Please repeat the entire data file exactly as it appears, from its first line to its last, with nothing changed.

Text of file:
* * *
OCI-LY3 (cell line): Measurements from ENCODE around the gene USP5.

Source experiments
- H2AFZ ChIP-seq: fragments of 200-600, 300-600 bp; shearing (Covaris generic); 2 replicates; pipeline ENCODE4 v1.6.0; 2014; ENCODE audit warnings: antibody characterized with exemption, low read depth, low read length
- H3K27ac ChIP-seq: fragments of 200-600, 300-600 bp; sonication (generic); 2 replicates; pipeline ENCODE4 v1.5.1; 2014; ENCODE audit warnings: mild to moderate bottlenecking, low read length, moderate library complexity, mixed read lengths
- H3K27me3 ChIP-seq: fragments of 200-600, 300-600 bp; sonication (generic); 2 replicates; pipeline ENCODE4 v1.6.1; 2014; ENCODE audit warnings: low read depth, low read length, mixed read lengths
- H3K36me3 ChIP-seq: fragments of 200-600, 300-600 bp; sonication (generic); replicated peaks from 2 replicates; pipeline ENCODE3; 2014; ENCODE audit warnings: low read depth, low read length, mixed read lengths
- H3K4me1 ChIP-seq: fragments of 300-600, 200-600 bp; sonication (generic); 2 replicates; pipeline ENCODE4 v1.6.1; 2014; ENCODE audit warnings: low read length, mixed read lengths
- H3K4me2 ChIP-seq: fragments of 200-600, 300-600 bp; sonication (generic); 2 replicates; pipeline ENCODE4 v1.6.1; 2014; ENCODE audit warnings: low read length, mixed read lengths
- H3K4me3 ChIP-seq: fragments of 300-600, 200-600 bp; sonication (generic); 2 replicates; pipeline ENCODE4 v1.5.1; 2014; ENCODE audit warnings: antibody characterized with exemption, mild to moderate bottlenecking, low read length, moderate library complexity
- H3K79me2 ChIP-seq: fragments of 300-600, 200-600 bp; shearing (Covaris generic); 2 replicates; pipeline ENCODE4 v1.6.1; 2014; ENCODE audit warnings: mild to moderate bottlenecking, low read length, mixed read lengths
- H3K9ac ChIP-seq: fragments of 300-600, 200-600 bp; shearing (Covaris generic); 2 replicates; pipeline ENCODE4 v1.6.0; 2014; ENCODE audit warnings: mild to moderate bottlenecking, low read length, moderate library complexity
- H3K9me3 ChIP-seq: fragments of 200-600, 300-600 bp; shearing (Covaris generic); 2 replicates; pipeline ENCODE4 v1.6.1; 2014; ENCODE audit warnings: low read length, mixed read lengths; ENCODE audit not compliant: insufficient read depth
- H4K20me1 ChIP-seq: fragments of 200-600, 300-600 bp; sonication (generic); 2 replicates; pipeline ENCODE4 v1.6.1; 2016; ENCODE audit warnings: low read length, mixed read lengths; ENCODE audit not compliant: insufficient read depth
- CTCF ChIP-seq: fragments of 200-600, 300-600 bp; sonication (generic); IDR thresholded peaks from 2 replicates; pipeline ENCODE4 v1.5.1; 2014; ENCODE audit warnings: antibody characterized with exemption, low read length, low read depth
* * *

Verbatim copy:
OCI-LY3 (cell line): Measurements from ENCODE around the gene USP5.

Source experiments
- H2AFZ ChIP-seq: fragments of 200-600, 300-600 bp; shearing (Covaris generic); 2 replicates; pipeline ENCODE4 v1.6.0; 2014; ENCODE audit warnings: antibody characterized with exemption, low read depth, low read length
- H3K27ac ChIP-seq: fragments of 200-600, 300-600 bp; sonication (generic); 2 replicates; pipeline ENCODE4 v1.5.1; 2014; ENCODE audit warnings: mild to moderate bottlenecking, low read length, moderate library complexity, mixed read lengths
- H3K27me3 ChIP-seq: fragments of 200-600, 300-600 bp; sonication (generic); 2 replicates; pipeline ENCODE4 v1.6.1; 2014; ENCODE audit warnings: low read depth, low read length, mixed read lengths
- H3K36me3 ChIP-seq: fragments of 200-600, 300-600 bp; sonication (generic); replicated peaks from 2 replicates; pipeline ENCODE3; 2014; ENCODE audit warnings: low read depth, low read length, mixed read lengths
- H3K4me1 ChIP-seq: fragments of 300-600, 200-600 bp; sonication (generic); 2 replicates; pipeline ENCODE4 v1.6.1; 2014; ENCODE audit warnings: low read length, mixed read lengths
- H3K4me2 ChIP-seq: fragments of 200-600, 300-600 bp; sonication (generic); 2 replicates; pipeline ENCODE4 v1.6.1; 2014; ENCODE audit warnings: low read length, mixed read lengths
- H3K4me3 ChIP-seq: fragments of 300-600, 200-600 bp; sonication (generic); 2 replicates; pipeline ENCODE4 v1.5.1; 2014; ENCODE audit warnings: antibody characterized with exemption, mild to moderate bottlenecking, low read length, moderate library complexity
- H3K79me2 ChIP-seq: fragments of 300-600, 200-600 bp; shearing (Covaris generic); 2 replicates; pipeline ENCODE4 v1.6.1; 2014; ENCODE audit warnings: mild to moderate bottlenecking, low read length, mixed read lengths
- H3K9ac ChIP-seq: fragments of 300-600, 200-600 bp; shearing (Covaris generic); 2 replicates; pipeline ENCODE4 v1.6.0; 2014; ENCODE audit warnings: mild to moderate bottlenecking, low read length, moderate library complexity
- H3K9me3 ChIP-seq: fragments of 200-600, 300-600 bp; shearing (Covaris generic); 2 replicates; pipeline ENCODE4 v1.6.1; 2014; ENCODE audit warnings: low read length, mixed read lengths; ENCODE audit not compliant: insufficient read depth
- H4K20me1 ChIP-seq: fragments of 200-600, 300-600 bp; sonication (generic); 2 replicates; pipeline ENCODE4 v1.6.1; 2016; ENCODE audit warnings: low read length, mixed read lengths; ENCODE audit not compliant: insufficient read depth
- CTCF ChIP-seq: fragments of 200-600, 300-600 bp; sonication (generic); IDR thresholded peaks from 2 replicates; pipeline ENCODE4 v1.5.1; 2014; ENCODE audit warnings: antibody characterized with exemption, low read length, low read depth